On Sunday, the Turkish Parliament adopted a progressive reform bill -dubbed the "democratization package"- that introduces major amendments to the country's electoral laws and penal code. The bill represents the most concrete step that the government has taken since Prime MinisterRecep Tayyip Erdogan's official announcement on Sept. 30. While the reform package embarks on an ambitious legislative agenda, we must ask whether such a reform was indeed necessary and, if so, whether the government did enough.
To be clear, reform was necessary and, to be perfectly honest, long overdue. Although the amended electoral laws will allow political parties to use Kurdish and other languages in their elections campaigns, the current legislative effort -as anyone who has ever been to Kurdish provinces would know- merely acknowledges an ongoing practice. Same goes for the newly-legalized appointment of two co-chairpersons that the Peace and Democracy Party (BDP) as well as the Peoples' Democratic Party (HDP) long exercised.
In other areas, the bill goes beyond solely the acknowledgement of ongoing practices, and tackles certain obsolete aspects of Turkish law. If approved, the bill will amend a local government law dating back to 1949, that mandates the Interior Ministry to change non-Turkish names -an embodiment of the country's forced Turkification policies. Moreover, the legalization of Kurdishlanguage instruction in private schools represents an important step toward equal citizenship. Finally, the bill lowers the eligibility criteria for Treasury aid for political parties from seven to three percent of the vote, thereby giving smaller parties a fighting chance.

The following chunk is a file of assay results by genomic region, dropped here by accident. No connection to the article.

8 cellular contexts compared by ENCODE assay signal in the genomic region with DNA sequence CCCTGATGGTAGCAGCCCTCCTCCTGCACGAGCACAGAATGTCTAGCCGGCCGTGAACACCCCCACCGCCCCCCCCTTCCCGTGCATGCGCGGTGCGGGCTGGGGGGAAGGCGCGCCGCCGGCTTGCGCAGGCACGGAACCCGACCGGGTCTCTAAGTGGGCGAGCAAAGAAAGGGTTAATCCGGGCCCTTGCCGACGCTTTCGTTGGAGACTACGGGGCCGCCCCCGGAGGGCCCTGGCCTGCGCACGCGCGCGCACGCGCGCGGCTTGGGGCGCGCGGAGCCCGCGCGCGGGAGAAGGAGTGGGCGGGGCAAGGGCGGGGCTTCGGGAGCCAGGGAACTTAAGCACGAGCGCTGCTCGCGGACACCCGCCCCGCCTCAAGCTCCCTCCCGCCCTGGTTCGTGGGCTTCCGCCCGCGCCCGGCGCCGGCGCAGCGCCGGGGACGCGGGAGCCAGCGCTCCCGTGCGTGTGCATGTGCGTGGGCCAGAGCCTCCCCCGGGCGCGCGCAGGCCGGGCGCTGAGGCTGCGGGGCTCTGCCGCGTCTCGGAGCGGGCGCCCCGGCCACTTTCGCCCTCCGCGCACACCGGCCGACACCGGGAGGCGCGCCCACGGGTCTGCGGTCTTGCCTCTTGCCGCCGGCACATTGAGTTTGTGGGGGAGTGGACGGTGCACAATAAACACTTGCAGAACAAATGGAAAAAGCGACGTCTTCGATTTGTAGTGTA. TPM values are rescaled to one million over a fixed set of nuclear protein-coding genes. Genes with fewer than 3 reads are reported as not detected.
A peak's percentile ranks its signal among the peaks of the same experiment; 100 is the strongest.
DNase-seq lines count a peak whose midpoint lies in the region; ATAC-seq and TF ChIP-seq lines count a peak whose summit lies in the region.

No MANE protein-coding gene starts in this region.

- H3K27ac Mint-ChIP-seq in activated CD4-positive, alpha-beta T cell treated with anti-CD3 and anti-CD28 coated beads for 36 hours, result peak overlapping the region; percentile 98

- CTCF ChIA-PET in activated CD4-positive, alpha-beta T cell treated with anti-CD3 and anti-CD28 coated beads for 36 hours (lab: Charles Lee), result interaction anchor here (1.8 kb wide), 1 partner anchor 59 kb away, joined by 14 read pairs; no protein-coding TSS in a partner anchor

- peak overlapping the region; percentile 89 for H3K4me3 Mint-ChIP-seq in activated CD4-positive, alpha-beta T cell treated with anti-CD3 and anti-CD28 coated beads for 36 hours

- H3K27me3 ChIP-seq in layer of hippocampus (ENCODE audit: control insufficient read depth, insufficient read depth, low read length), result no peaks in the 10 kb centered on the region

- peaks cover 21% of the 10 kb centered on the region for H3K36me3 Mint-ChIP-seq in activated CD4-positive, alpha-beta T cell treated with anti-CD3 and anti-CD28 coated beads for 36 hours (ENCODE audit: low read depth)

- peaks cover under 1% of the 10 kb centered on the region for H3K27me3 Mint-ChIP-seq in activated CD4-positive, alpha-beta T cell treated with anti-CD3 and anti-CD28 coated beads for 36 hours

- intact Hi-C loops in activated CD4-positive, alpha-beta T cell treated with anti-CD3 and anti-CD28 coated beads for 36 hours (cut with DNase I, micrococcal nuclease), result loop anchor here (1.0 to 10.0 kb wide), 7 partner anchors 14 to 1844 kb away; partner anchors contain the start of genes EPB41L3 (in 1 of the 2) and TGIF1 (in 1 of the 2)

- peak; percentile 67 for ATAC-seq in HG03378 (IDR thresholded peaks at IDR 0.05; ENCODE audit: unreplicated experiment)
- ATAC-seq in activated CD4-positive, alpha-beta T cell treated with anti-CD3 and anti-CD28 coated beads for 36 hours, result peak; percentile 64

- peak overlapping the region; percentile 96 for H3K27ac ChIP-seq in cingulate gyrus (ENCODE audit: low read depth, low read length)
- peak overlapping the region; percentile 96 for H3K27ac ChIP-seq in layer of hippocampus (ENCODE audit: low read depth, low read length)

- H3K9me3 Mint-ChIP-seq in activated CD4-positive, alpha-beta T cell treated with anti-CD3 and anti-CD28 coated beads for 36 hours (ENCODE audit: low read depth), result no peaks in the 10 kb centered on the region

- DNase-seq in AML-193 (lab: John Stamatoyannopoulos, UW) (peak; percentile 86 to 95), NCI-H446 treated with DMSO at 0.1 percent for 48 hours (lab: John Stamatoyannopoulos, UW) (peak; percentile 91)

Although Turkish nationalists criticized the bill as a concession to the Kurds and claimed that the AK Party demonstrated its "commitment to ethnic separatism" by sponsoring such reforms, it is important to note that the new law addresses secularist concerns by introducing legal safeguards against discrimination in housing, commercial transactions and hiring practices as well as against interventions in individual lifestyles.
Despite significant improvements, however, the reform bill represents a good first step toward tackling Turkey›s chronic problems. There is obvious room for improvement: A considerable part of the Kurdish community interprets the restriction of native-language education to private schools as a double standard against lower income households. Similarly, the bill fails to address discrimination against LGBT groups –a serious and widespread issue that the ruling party and its opponents alike did not raise in their deliberations.
The primary problem with such progressive measures, however, is the judiciary's overall reluctance to embrace similar efforts in the past. Unlike in the United States and elsewhere -where the courts did, at times, push society toward more liberty and democracy- Turkish courts historically have sought to hinder reform policies instead of promoting and implementing them. As such, it is impossible not to dread the-possibly limited real-life implications of the new law in the court of law.
Briefly put, the government's new democratization package is a good piece of legislation that should, by no means, be the last of its kind. Maintaining a healthy dialogue between various social groups will inevitably reshape the deeplyentrenched notion that certain groups can claim exclusive ownership over the state, and lead Turkey toward the greater goal of equal citizenship for all.